“We need millions of men as agents of change and we have many rivers and oceans to cross before we get there,” says Antonie de Jong, Director of Resource Mobilisation at UN Women and one of the 15 men who rode as part of a motorcycle caravan across nine countries in southern Africa.
Their mission: to raise awareness about violence against women and girls. On average, seven in 10 women are beaten, coerced into sex or otherwise abused by an intimate partner over the course of her lifetime.[i]
Timed to coincide with the 16 Days of Activism to End Violence against Women, commemorated each year starting 25 November, the Ride On! Speak Out! UNiTE to End Violence against Women and Girls initiative was one of the first of its kind. Organized by Harley-Davidson Johannesburg and UN Women, the ride covered 8,200 km (over 5,000 miles) along their journey from 25 November to 10 December 2012.
With passion and purpose, the group rode across Botswana, Namibia, Zambia, Malawi, Mozambique, Zimbabwe, South Africa, Swaziland and Lesotho. Riders stopped along the way to visit shelters for abused women, take part in rallies and meet with men’s and women’s groups. Twenty sponsors provided essentials such as a van to carry belongings and spare tires as well as funding for food, lodging and petrol.
“The general consensus is that bikers are big and tough. The fact is that bikers can spread the message that it’s not cool to beat women,” said Peter Hood of UNFPA, who took part in the ride. “This is men reaching out to men.”
Hood described the experience of meeting survivors at women’s shelters as humbling. “We all have mothers, daughters and wives. No one wants violence to happen to them. And we want to spread the word that no one has to put up with violence,” he said.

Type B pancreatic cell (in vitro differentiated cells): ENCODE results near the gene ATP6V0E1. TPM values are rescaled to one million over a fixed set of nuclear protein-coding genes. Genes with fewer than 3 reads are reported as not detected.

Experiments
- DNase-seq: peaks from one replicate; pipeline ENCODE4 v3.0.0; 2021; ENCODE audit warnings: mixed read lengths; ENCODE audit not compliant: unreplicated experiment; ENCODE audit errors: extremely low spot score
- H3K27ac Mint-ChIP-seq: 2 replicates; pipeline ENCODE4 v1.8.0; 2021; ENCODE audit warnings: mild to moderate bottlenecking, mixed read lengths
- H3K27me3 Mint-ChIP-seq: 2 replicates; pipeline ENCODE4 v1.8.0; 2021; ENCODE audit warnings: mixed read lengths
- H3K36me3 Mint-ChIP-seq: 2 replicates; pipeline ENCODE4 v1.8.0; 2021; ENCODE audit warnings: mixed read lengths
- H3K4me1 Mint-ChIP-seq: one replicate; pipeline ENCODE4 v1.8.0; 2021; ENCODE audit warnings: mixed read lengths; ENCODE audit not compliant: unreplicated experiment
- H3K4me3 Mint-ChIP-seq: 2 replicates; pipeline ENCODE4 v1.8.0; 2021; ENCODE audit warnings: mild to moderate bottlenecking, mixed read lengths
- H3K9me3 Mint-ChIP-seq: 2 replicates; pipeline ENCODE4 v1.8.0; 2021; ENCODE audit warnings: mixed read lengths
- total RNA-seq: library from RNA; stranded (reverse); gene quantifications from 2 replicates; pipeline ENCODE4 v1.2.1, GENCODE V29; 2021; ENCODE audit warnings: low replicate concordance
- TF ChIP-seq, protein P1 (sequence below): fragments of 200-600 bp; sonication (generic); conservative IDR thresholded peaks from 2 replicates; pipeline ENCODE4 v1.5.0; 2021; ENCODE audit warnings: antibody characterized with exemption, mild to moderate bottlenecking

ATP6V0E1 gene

He added that the band of bikers made jaws drop as they pulled into gas stations and eateries along their route because there are few Harleys in Africa and their engines are very loud. The bikers kept a blog and updated it when possible.
Frans Pieterse summarized their mission in three words when he spoke at a rally in Swaziland: “Educate, communicate and eradicate.” He said these are long and deep processes to which men must be as committed as women. “Hopefully, this trip will give rise to many men joining our cause. In any event, we are confident to connect the men groups and bikers’ associations we discovered in all nine countries we visited. They will reinforce each other and make sure the 16 days of activism will become 365 days of activism.”
De Jong and Redawaan Hendricks, with UN Women Johannesburg, came up with the idea for the bike trip when they took part in a Mount Kilimanjaro climb last March to raise awareness about gender-based violence. “I got the idea on my way down. I talked it over with my roommate on the trip [Hendricks] and he liked the concept. He invented the slogan and found Harley willing to sponsor.”
De Jong says that awareness-raising and fundraising go hand-in-hand. The group raised some funds for the UN Trust Fund to End Violence against Women. They also met with the Permanent Secretaries of Gender in both Lesotho and Mozambique – both men – who were very keen to make a difference for women. To reinforce the importance of men speaking up against violence, they also met with groups such as the Swazi Boys bikers’ association of Swaziland, which has adopted an orphanage and was also keen to support the caravan’s cause.
But for the bikers this ride was just the first. There is much more in the pipeline – with another ride planned for Valentine’s Day, to include female riders this time. Another initiative involves a trip from Harley Davidson’s headquarters in Milwaukee, Wisconsin, to Johannesburg, and possibly even a round-the-world trip, which could take more than 12 months.
“We will cherish the unspeakable beauty of the landscapes, the camaraderie and the strong belief in our cause forever. We will think of and pray for the women who suffer in silence and we never lose hope that something positive will be done soon to improve their situation,” said de Jong. “It might take another 10 years or maybe even a whole generation for huge change, but it’s a start.”
— UN Women (@UN_Women) January 22, 2013